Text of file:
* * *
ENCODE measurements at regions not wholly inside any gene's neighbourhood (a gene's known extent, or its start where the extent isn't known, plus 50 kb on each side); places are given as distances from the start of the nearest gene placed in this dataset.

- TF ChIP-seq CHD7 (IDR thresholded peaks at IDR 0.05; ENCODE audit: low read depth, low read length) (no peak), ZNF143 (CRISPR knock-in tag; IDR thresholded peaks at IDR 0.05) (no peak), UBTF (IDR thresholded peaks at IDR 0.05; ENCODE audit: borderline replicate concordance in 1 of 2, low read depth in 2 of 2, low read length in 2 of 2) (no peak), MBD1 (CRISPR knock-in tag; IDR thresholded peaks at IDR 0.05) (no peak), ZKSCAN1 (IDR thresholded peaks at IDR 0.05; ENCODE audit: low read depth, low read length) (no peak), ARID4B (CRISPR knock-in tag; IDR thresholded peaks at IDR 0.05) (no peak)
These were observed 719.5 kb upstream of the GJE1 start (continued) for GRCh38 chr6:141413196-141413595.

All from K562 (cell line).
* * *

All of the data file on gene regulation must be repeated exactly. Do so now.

ENCODE measurements at regions not wholly inside any gene's neighbourhood (a gene's known extent, or its start where the extent isn't known, plus 50 kb on each side); places are given as distances from the start of the nearest gene placed in this dataset.

- TF ChIP-seq CHD7 (IDR thresholded peaks at IDR 0.05; ENCODE audit: low read depth, low read length) (no peak), ZNF143 (CRISPR knock-in tag; IDR thresholded peaks at IDR 0.05) (no peak), UBTF (IDR thresholded peaks at IDR 0.05; ENCODE audit: borderline replicate concordance in 1 of 2, low read depth in 2 of 2, low read length in 2 of 2) (no peak), MBD1 (CRISPR knock-in tag; IDR thresholded peaks at IDR 0.05) (no peak), ZKSCAN1 (IDR thresholded peaks at IDR 0.05; ENCODE audit: low read depth, low read length) (no peak), ARID4B (CRISPR knock-in tag; IDR thresholded peaks at IDR 0.05) (no peak)
These were observed 719.5 kb upstream of the GJE1 start (continued) for GRCh38 chr6:141413196-141413595.

All from K562 (cell line).